So I guess the next logical question would be "well then how do we get rid of nitrates". The simple answer is LR. their is nothing that a DSB does that a LR cannot. the only difference (and its not as much as most people think ) is the amount of available surface area (thus more bacteria). See LR and DSB do the same thing, they have the same types of bacteria (well until you get to the really really deep sand beds) same type of bugs, but their is one big difference. Live rock is suspended (as in it doesnt have a glass bottom like a DSB has) so the bacteria action (consummation, reproduction, excretion, development of enzynes, microbes and so on) coupled with a little gravity will actually drive the detritus out. A little experiment you can do yourself to check this is to get a small piece of LR and put it into a bucket, with no light and just a PH and a heater. Make sure you blow any detritus off the rock so it is clean. then toss it in, leave it for a week and take a look. You will see detritus all over the rock and on the bottom of the bucket.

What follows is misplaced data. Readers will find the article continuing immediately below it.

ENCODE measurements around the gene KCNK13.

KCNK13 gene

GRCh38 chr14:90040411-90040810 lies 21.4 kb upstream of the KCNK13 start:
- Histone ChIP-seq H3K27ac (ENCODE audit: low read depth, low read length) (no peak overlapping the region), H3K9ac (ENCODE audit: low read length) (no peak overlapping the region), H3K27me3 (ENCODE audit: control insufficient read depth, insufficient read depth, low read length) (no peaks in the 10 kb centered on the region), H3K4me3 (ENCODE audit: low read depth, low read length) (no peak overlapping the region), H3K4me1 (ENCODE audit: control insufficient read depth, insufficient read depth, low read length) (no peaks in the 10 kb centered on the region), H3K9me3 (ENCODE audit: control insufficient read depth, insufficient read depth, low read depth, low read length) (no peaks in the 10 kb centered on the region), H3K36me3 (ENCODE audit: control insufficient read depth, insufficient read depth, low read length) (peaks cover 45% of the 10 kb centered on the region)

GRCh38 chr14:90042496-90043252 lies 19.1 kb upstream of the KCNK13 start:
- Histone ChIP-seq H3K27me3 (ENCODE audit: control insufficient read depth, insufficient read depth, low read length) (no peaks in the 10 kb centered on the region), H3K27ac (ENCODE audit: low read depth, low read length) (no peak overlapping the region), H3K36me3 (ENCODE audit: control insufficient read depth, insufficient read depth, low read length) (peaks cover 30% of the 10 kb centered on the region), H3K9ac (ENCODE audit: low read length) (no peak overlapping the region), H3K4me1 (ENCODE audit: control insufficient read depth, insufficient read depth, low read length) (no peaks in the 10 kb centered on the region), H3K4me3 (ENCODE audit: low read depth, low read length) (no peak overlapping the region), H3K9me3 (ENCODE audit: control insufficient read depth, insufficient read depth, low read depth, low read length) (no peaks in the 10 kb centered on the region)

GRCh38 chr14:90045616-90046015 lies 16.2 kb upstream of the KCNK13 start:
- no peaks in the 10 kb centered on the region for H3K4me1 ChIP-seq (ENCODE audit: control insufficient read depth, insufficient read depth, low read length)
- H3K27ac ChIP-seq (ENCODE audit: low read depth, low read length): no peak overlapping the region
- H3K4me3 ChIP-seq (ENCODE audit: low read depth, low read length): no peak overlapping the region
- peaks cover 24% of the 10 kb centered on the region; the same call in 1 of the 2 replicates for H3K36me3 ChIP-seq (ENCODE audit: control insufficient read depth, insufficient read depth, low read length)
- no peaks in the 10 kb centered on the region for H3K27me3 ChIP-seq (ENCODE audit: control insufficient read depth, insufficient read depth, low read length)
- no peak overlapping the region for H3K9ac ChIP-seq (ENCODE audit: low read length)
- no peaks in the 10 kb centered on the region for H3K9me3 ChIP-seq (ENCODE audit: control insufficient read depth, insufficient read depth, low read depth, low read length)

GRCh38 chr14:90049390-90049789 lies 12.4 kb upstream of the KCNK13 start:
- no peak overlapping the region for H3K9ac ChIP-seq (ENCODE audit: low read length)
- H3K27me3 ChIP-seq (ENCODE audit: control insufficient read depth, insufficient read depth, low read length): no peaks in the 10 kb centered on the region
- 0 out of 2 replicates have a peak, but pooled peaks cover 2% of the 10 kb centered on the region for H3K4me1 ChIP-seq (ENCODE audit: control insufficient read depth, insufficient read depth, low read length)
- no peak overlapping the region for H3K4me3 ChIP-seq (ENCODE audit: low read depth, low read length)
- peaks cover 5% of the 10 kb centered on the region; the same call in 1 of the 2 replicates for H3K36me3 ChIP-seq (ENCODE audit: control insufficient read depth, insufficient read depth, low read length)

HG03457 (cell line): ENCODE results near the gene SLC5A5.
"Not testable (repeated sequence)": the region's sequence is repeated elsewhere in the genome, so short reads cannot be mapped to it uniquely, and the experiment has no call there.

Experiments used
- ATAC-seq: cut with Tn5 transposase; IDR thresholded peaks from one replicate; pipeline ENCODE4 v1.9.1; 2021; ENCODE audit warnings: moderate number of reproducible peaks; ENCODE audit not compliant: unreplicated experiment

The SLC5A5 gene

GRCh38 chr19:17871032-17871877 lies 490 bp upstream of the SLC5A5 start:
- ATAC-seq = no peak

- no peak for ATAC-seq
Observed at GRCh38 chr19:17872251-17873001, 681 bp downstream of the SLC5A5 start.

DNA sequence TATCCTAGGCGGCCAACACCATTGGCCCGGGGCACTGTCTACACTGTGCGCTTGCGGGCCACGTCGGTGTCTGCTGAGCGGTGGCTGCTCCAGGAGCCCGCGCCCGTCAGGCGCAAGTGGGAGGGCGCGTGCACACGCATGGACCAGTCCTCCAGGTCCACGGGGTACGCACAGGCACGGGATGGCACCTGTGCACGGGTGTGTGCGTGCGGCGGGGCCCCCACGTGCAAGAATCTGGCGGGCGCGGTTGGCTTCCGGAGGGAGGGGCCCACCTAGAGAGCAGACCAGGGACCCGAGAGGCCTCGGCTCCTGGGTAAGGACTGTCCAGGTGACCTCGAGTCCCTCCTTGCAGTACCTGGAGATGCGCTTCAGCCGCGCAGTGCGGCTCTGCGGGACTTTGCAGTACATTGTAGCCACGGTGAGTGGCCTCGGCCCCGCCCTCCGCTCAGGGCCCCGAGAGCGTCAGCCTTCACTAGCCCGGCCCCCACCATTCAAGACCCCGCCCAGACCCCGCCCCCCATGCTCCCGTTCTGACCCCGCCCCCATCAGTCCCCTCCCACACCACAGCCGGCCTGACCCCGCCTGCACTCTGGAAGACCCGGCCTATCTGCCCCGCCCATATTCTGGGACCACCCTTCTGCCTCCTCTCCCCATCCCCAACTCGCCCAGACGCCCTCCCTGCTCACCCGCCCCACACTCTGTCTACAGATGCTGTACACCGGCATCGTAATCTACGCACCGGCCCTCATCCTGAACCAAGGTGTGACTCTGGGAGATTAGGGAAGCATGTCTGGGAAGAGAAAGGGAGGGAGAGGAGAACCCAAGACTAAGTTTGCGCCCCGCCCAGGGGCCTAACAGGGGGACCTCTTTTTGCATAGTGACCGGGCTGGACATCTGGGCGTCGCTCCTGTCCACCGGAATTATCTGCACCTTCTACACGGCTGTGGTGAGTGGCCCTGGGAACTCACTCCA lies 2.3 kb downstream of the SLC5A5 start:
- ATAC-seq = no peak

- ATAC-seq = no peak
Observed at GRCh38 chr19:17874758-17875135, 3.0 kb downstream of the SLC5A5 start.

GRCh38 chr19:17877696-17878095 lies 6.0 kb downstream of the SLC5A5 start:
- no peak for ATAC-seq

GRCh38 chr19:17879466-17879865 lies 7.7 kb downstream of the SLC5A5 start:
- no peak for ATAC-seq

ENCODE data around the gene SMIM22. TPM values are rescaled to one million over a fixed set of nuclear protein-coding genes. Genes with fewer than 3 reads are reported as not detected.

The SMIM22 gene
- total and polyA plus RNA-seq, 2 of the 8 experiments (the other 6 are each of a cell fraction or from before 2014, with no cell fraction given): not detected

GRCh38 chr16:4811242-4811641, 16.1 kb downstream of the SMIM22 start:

Anyway when the detritus drives out of the rock its now available for my vacuum to remove. I also believe in a lot of flow, and I try to keep the detritus suspended in the water column. this makes it available to corals that use it for food and then eventually available for my skimmer to remove.
In regard to your SSB Michael if fine but if you leave the detritus and crap in their your going to have a problem down the road at some point in time for sure. The best thing any hobbist/reefer can do when entering this hobby is to realize that they have a closed system, yes we get that warm fuzzy feeling when trying to mimic mother nature and in some point we can, but when it comes to most we cannot. We can still have very effective long lasting tanks we just have to work with in the concept of closed systems thats all.